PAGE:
Cops Took Cash Bribes in Credit Repair Scam

Police officers at multiple Miami-Dade departments wrote phony crime reports.

Cops Took Cash Bribes in Credit Repair Scam

Miami – Several Miami-Dade police officers are being targeted by the federal government after they took part in a credit repair scam in which they allegedly wrote phony crime reports in exchange for cash bribes, according to federal court records.

So far only one cop, Miami-Dade Officer Rafael Duran, has been charged in the scheme, but according to federal prosecutors, multiple police officers working for more than one police department in Miami-Dade accepted bribes in the scheme, which was orchestrated by now-imprisoned “credit doctor” Vanessa Perez, aka Vanessa Ortega.

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Perez allegedly paid Duran and other police officers to write up false reports, indicating that her customers, who were looking to clean up their credit records, had been the victims of identity theft. Perez would then submit the phony reports to credit rating companies like Equifax, which would in turn issue the customers good credit based on the fraudulent reports.

“Perez obtained many of these false police reports by paying monetary bribes, directly and indirectly, to police officers employed by police departments in Miami-Dade County,” according to federal prosecutors in court records. “In return for these monetary bribes, police officers created the police reports that falsely reported the alleged incidents of identity theft.”

The police officers received $200 or more for each report they wrote, according to the feds, and some of them, including Duran, also benefitted by having their own credit histories and those of family members and associates fraudulently cleaned up so they could receive loans. Federal documents do not reveal the total number of cops involved, though sources close to the investigation told Local 10 that one other officer involved in the scheme, who is not being identified in this report, resigned from the Miami-Dade Police Department after the investigation began. Duran, who faces up to 20 years in prison, shielded his face from the camera and refused to answer questions after a court appearance earlier this month.

Perez operated several credit repair companies — with names like Networth, Consolidated Financial Services, and Credit Doctor & Associates — in Miami beginning in 2008. In all, she submitted 215 bogus police reports, with at least 130 of them written by bribe-taking cops, according to the feds. She allegedly charged $1,500 for the service to each customer and made a total of $322,500 on the scheme.

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She and her husband, Mario Perez, began cooperating with the feds after FBI agents raided one of her companies, FSM Group, on October 25, 2012. She pleaded guilty on a fraud conspiracy charge in November 2013 and began serving a 64-month prison sentence in February of last year. Her husband was sentenced to 55 months for his supporting role in the scam.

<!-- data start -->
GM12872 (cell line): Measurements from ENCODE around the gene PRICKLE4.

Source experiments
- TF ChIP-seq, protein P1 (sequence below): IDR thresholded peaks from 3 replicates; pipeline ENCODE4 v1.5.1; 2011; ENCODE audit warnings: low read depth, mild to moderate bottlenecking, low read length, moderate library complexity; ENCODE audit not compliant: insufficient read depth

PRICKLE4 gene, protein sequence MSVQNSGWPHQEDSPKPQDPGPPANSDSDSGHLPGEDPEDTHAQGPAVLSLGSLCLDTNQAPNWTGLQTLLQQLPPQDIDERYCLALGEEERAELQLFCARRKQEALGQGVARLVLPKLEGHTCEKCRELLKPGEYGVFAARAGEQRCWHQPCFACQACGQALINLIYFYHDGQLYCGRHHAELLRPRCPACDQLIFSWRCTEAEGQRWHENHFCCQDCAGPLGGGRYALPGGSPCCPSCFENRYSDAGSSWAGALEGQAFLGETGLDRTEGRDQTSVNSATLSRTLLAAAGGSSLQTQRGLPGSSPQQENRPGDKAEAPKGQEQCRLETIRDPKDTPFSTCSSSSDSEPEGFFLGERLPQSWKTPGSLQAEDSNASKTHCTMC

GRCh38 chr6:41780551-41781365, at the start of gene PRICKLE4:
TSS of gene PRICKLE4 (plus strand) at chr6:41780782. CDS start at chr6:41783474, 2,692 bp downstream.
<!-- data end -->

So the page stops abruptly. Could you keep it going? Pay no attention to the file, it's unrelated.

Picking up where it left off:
Also identified in federal court papers as a co-defendant in the scheme is a man named Mitchell Page, who was identified as an intermediary through which Perez paid some of the police officers involved.

This isn’t the first time Vanessa Perez has been in trouble with the law. In 1998, she made the news as Vanessa Orgega when she was charged with voter fraud after working on former Miami Commissioner Humberto Hernandez’s campaign and casting votes for him. She ultimately took a plea deal in that case as well. One former close associate, who spoke with Local 10 on condition that his identity not be publicly revealed, said she used personal charm to dupe many people.

“She was very personable,” said the former associate. “She was one of these individuals that was very charismatic. Underneath it all she was a con artist. There were irate customers demanding their money back, and she would just laugh and say, ‘I’m not giving your money back.'”

Two of her former customers, who also asked for anonymity, said she simply ripped them off of the $1,000 they and numerous others paid her.

“We kept calling her and asking her if anything was being done and after that she disappeared,” said one. “I guess people trusted her.”

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In court papers, Perez, 45, who was born in Puerto Rico, is described by her attorney as a “self-medicating alcoholic,” due to an abusive relationship, and “suffers from anxiety and major depressive disorder.”

“Mrs. Perez is truly remorseful for her actions,” wrote attorney James DeMiles in a motion asking for a reduced prison sentence.

The former close associate said he doesn’t buy it.

“She is like the devil,” he said. “She is very cold-hearted. Remorseful? I don’t believe she is at all. I think she’s just sorry she got caught.”

A spokesman for the FBI has declined comment on the case as the federal investigation is continuing. Duran has pleaded not guilty.

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